“The main thing is, people come to see comedy to get away from their problems. So I don’t want to get on stage and ever make people feel bad for who they associate with or how they vote or something like that. One of the best parts about comedy is pointing out things that are wrong and making everyone in that room — or parking lot, in this case — feel like I’m on their side. It’s about bringing people together and calling everyone else crazy, even if we’re the crazy ones.”

She continues: “And therein lies the joke. Everybody thinks they’re right, everybody thinks the other person’s wrong and crazy. I’m a very logical, middle-of-the-road kind of person. There are thoughts I have on both sides for things. So there’s a way, you know, you don’t have to get up there and hold a fundraising campaign, but you can always speak from truth and experience. And never forget, people love to think other people are stupid. And make fun of yourself. The core of comedy.”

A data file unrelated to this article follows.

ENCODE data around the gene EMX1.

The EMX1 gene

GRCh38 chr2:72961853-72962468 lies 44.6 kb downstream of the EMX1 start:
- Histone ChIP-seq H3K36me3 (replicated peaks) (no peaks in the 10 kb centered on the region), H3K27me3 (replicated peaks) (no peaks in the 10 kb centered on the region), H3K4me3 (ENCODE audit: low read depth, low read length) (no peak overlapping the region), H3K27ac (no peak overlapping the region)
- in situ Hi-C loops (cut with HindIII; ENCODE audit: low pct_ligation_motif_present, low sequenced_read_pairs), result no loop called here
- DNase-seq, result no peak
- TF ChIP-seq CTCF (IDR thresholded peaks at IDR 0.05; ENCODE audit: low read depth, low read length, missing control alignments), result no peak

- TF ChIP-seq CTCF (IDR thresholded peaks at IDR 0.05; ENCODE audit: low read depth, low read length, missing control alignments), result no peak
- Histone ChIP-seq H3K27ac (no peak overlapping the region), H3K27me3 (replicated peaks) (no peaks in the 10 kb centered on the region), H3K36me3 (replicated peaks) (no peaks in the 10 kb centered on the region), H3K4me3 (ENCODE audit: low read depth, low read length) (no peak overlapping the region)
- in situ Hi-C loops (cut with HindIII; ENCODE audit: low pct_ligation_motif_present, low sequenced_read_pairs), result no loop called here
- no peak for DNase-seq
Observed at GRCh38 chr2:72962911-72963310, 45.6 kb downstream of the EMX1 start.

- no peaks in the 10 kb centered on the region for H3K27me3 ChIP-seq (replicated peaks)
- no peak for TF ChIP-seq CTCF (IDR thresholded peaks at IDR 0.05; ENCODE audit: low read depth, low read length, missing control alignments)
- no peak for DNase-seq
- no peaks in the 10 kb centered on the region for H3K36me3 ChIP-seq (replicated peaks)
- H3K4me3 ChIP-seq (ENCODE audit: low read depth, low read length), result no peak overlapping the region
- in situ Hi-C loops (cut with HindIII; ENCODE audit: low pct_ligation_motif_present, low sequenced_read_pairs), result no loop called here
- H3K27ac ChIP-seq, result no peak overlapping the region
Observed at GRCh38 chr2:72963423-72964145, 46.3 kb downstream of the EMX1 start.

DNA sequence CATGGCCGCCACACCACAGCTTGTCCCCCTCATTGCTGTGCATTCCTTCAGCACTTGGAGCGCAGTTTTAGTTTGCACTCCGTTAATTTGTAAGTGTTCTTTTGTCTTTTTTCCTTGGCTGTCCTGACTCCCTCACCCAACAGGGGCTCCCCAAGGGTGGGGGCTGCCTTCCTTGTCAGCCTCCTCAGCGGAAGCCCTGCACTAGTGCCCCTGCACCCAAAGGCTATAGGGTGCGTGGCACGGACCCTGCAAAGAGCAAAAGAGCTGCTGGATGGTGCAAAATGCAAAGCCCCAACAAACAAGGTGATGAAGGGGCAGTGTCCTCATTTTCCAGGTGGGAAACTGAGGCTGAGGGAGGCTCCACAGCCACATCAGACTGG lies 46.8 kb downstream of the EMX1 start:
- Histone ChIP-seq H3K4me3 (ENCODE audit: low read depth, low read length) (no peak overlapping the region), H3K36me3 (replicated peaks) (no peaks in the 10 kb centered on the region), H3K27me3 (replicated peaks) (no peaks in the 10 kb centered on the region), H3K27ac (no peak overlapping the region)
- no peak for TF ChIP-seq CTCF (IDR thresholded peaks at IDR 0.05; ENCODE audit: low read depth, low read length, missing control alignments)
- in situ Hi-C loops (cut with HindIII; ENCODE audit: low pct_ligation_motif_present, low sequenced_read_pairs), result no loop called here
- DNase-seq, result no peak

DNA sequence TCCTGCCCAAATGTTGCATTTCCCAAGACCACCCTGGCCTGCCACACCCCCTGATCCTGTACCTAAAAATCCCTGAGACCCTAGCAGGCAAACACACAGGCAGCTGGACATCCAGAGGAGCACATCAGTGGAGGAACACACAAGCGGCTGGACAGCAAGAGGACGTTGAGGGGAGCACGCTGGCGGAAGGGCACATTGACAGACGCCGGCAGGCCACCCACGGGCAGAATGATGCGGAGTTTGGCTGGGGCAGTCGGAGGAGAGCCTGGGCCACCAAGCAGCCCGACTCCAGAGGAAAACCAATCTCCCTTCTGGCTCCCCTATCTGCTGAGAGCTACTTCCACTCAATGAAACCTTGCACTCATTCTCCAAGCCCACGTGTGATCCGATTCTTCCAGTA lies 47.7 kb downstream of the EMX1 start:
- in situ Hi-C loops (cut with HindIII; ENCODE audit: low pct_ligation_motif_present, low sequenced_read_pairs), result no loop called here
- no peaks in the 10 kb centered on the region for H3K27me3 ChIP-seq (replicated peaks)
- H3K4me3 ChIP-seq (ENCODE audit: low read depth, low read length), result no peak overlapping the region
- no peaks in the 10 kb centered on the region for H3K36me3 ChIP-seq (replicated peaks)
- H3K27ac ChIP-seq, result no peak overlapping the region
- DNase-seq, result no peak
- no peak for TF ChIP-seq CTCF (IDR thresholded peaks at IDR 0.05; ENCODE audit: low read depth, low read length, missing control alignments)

She wants her fans to know that this show offers a break from the chaos and it offers a little something for everyone, no matter which side of the aisle they fall.

“There’s a way to do it from a kind place and there’s a way to do it from self-observation,” she says. “And in this new show, the topics vary. There really is something for everyone. And I think people will leave the show feeling seen and heard, and relieved and, hopefully, happy.”

When asked what she hopes her audience walks away with from her show, Shlesinger laughs. “Well, I hope they don’t walk away. I hope they drive away. If they walk away, that means they missed the entire memo about social distancing.”

Because she lives in Los Angeles, Shlesinger says playing San Diego is a dream gig.

“I love playing San Diego. I think the last time I was there was maybe the Balboa Theatre, and I remember that because I left my Invisalign there and the staff was very good about helping me find it,” she says, laughing. “I’ve done KAABOO. I love playing San Diego. It’s such a great gig, being from L.A., because you go in, feel the San Diego vibes and sleep in your bed that night, so I’m very excited to come to San Diego.”

For more information on the tour or to purchase tickets, visit